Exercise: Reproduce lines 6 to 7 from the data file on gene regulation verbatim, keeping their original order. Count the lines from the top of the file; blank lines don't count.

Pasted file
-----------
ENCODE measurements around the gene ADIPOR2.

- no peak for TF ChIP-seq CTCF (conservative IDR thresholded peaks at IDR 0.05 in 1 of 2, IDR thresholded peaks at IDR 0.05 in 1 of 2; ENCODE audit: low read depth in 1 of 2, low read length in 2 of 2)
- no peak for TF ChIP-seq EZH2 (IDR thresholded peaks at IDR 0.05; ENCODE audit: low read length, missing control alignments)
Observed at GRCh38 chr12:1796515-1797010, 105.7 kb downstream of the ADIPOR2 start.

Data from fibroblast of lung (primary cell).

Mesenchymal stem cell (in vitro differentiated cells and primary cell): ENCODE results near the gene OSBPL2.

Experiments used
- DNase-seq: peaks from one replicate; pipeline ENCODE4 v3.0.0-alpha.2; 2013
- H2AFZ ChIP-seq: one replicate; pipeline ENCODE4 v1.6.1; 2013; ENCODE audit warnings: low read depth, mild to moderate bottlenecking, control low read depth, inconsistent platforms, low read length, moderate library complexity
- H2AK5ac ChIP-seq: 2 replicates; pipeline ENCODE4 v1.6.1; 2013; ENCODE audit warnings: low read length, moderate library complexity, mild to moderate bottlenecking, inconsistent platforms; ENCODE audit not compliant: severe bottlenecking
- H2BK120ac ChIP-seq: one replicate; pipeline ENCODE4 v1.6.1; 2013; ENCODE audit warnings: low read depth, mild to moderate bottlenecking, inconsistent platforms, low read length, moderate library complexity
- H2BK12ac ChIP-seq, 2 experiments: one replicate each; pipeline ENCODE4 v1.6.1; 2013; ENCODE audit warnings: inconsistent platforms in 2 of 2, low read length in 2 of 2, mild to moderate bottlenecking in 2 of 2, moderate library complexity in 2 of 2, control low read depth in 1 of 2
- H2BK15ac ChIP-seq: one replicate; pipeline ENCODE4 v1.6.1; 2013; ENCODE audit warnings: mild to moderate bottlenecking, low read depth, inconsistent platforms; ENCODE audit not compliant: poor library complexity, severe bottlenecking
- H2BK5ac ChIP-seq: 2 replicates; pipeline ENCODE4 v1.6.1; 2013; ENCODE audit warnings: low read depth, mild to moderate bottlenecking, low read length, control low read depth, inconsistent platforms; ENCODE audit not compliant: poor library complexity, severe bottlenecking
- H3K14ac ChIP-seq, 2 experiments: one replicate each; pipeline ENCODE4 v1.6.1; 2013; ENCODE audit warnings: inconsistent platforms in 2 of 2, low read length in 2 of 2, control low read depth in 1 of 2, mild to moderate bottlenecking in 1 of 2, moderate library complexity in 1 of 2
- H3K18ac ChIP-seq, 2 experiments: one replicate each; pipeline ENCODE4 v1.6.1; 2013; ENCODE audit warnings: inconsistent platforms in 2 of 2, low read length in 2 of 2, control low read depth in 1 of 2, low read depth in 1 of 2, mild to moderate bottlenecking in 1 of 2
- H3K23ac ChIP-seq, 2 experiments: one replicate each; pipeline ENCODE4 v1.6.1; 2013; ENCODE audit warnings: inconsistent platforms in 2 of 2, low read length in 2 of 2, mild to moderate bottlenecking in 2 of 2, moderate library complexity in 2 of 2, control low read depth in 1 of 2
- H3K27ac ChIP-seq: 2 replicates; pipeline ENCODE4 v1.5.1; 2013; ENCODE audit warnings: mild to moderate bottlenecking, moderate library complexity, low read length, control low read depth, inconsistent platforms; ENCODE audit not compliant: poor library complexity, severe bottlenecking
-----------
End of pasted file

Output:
Mesenchymal stem cell (in vitro differentiated cells and primary cell): ENCODE results near the gene OSBPL2.

Experiments used